Wow, I’m not going anywhere, was my first thought. Everyone else was racing off like torpedoes, why wasn’t I moving as fast as I was when I was in the pool? My swimming position was so alien in the water; next mistake was that I hadn’t taken into consideration what the extra floatation which my wetsuit was going to provide in the water. First swim was a 165m stretch before hitting the first obstacle, this was brutal and energy sapping. As I came to the first lock, I remember thinking, ‘Yes, I can take a breather on the obstacle’, take a minute and get my breath back and recover from swallowing so much water’.   How wrong could I have been!  I swam up to the obstacle and the flow of the water was throwing me backwards, there was no way you could swim into them by breast stroke alone! It was front crawl all out into the obstacle. As I reached for the obstacle I thought to myself let’s get some breaths in now and recover. Ha, fat chance of that! On the way up the obstacle the water was hitting you in the face until around half way up the lock, this makes it impossible to get those much needed breaths in, until you reach the top. 

I have never been so hot in all my life, but before I knew it I looked around me at all the spectators and thought “I’d better get cracking”, so in I dived.

Why was I so tired already? I had swum double, triple even 10 times this distance in training.  I got to the next lock and was only getting hotter still, I think the only thing that stopped me quitting at this lock was the amount of crowd support, which was amazing! In I dived. I got the next swim done and once I hit the next lock I knew I was done for sure. Standing at the top of the lock I knew I couldn’t swim another metre. The safety divers who were all amazing throughout the day came over and asked me was I done, it was an easy yes from me. He did something I saw him do a lot more times throughout the day, he undid the zip on the back of my wetsuit and it was like immediate release! My chest could open up and my breaths were full again. Pulling off my goggles and hood…Wow, what a sense of relief.  I was convinced I was miles behind at the back, but while I was stood there on the top of the lock recovering, two swimmers both climbed up beside me and dived in to make their way to the next obstacle.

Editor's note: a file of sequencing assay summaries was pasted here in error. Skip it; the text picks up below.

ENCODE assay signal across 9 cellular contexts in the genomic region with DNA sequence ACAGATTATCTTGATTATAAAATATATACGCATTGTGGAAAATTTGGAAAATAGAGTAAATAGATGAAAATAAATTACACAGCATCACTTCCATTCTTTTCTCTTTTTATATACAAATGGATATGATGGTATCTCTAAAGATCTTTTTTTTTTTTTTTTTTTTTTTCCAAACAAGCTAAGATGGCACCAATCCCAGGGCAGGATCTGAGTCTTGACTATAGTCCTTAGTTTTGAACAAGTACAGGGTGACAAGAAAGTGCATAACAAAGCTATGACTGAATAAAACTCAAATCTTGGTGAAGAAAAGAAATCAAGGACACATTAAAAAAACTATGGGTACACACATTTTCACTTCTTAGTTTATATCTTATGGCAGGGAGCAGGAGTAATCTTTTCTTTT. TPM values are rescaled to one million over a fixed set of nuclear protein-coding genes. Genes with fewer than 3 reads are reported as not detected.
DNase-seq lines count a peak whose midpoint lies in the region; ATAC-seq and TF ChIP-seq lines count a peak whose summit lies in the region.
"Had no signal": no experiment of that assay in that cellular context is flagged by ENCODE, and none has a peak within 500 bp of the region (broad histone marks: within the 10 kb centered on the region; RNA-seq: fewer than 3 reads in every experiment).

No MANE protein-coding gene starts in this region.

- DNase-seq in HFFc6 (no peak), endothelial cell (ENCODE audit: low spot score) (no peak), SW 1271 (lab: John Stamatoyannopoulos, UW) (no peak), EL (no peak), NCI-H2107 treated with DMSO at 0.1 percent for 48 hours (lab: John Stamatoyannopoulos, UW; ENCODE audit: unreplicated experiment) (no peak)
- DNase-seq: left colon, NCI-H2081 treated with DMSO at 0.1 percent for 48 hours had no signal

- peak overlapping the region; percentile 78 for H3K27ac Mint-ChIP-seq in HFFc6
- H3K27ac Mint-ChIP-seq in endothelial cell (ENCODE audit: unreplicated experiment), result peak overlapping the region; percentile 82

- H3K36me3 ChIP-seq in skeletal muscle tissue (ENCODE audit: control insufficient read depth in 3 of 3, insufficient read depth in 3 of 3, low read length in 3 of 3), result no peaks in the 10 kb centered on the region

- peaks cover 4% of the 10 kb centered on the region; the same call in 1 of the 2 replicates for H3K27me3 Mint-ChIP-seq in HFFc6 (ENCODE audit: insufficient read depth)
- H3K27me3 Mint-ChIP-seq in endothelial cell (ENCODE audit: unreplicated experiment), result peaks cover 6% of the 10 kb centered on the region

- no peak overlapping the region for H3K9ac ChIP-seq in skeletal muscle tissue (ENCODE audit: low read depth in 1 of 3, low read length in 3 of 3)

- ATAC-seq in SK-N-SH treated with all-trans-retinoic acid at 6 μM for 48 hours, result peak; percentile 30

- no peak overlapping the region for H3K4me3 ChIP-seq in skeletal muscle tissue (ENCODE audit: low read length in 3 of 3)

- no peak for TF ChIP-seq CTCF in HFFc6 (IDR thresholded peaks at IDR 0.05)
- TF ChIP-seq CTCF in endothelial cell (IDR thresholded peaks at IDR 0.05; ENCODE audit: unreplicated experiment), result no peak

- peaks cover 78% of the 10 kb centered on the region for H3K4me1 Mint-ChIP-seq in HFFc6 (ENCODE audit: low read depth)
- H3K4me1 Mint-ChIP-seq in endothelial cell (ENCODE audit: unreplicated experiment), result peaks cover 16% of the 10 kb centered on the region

So that was me done! My first ever DNF!! But I have to say, it’s done me a world of good, as I now know I need to balance my writing a little better with my training.


Red Bull Neptune Steps ill be back next year to finish what I started.